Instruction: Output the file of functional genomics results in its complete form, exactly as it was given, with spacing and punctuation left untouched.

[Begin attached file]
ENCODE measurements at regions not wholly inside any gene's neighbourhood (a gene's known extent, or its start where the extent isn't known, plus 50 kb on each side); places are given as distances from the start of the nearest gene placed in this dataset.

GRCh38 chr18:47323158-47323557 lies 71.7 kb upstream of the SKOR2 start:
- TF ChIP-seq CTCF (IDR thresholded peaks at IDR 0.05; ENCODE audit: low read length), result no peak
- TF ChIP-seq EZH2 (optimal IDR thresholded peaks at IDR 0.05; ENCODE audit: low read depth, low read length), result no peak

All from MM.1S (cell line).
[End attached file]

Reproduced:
ENCODE measurements at regions not wholly inside any gene's neighbourhood (a gene's known extent, or its start where the extent isn't known, plus 50 kb on each side); places are given as distances from the start of the nearest gene placed in this dataset.

GRCh38 chr18:47323158-47323557 lies 71.7 kb upstream of the SKOR2 start:
- TF ChIP-seq CTCF (IDR thresholded peaks at IDR 0.05; ENCODE audit: low read length), result no peak
- TF ChIP-seq EZH2 (optimal IDR thresholded peaks at IDR 0.05; ENCODE audit: low read depth, low read length), result no peak

All from MM.1S (cell line).